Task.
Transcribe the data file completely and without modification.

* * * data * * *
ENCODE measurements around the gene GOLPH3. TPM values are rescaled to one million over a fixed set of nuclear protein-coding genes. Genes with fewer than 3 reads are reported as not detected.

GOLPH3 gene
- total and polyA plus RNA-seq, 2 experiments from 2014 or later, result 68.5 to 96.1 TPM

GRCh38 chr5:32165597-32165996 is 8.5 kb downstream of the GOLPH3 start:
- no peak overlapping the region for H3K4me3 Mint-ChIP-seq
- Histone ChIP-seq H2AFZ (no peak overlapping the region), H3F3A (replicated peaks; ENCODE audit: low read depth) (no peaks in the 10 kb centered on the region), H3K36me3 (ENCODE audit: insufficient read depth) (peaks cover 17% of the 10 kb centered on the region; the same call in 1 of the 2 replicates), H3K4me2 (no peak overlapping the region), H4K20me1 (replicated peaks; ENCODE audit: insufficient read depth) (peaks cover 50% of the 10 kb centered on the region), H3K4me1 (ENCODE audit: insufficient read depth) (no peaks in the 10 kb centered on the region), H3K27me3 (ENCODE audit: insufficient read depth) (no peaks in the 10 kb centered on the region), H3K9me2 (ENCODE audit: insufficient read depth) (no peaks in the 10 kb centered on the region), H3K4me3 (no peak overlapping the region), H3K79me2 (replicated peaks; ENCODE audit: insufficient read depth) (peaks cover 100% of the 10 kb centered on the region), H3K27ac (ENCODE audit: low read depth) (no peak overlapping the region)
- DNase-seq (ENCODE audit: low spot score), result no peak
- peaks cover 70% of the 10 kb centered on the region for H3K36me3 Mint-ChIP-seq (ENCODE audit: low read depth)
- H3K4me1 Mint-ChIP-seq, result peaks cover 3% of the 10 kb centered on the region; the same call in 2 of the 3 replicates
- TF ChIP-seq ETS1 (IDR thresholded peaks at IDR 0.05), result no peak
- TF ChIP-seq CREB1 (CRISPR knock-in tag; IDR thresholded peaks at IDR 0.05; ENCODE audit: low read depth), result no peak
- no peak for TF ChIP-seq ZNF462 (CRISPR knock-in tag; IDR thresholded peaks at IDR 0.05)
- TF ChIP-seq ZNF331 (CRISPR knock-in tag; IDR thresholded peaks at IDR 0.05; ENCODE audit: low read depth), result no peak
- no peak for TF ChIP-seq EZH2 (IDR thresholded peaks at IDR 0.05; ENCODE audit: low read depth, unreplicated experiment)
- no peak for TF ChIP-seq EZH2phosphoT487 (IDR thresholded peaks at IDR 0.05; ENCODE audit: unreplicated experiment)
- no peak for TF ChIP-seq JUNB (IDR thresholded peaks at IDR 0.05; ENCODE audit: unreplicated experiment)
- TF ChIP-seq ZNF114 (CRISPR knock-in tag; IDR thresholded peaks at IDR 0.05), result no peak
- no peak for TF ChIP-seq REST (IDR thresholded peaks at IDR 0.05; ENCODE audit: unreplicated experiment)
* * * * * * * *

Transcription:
ENCODE measurements around the gene GOLPH3. TPM values are rescaled to one million over a fixed set of nuclear protein-coding genes. Genes with fewer than 3 reads are reported as not detected.

GOLPH3 gene
- total and polyA plus RNA-seq, 2 experiments from 2014 or later, result 68.5 to 96.1 TPM

GRCh38 chr5:32165597-32165996 is 8.5 kb downstream of the GOLPH3 start:
- no peak overlapping the region for H3K4me3 Mint-ChIP-seq
- Histone ChIP-seq H2AFZ (no peak overlapping the region), H3F3A (replicated peaks; ENCODE audit: low read depth) (no peaks in the 10 kb centered on the region), H3K36me3 (ENCODE audit: insufficient read depth) (peaks cover 17% of the 10 kb centered on the region; the same call in 1 of the 2 replicates), H3K4me2 (no peak overlapping the region), H4K20me1 (replicated peaks; ENCODE audit: insufficient read depth) (peaks cover 50% of the 10 kb centered on the region), H3K4me1 (ENCODE audit: insufficient read depth) (no peaks in the 10 kb centered on the region), H3K27me3 (ENCODE audit: insufficient read depth) (no peaks in the 10 kb centered on the region), H3K9me2 (ENCODE audit: insufficient read depth) (no peaks in the 10 kb centered on the region), H3K4me3 (no peak overlapping the region), H3K79me2 (replicated peaks; ENCODE audit: insufficient read depth) (peaks cover 100% of the 10 kb centered on the region), H3K27ac (ENCODE audit: low read depth) (no peak overlapping the region)
- DNase-seq (ENCODE audit: low spot score), result no peak
- peaks cover 70% of the 10 kb centered on the region for H3K36me3 Mint-ChIP-seq (ENCODE audit: low read depth)
- H3K4me1 Mint-ChIP-seq, result peaks cover 3% of the 10 kb centered on the region; the same call in 2 of the 3 replicates
- TF ChIP-seq ETS1 (IDR thresholded peaks at IDR 0.05), result no peak
- TF ChIP-seq CREB1 (CRISPR knock-in tag; IDR thresholded peaks at IDR 0.05; ENCODE audit: low read depth), result no peak
- no peak for TF ChIP-seq ZNF462 (CRISPR knock-in tag; IDR thresholded peaks at IDR 0.05)
- TF ChIP-seq ZNF331 (CRISPR knock-in tag; IDR thresholded peaks at IDR 0.05; ENCODE audit: low read depth), result no peak
- no peak for TF ChIP-seq EZH2 (IDR thresholded peaks at IDR 0.05; ENCODE audit: low read depth, unreplicated experiment)
- no peak for TF ChIP-seq EZH2phosphoT487 (IDR thresholded peaks at IDR 0.05; ENCODE audit: unreplicated experiment)
- no peak for TF ChIP-seq JUNB (IDR thresholded peaks at IDR 0.05; ENCODE audit: unreplicated experiment)
- TF ChIP-seq ZNF114 (CRISPR knock-in tag; IDR thresholded peaks at IDR 0.05), result no peak
- no peak for TF ChIP-seq REST (IDR thresholded peaks at IDR 0.05; ENCODE audit: unreplicated experiment)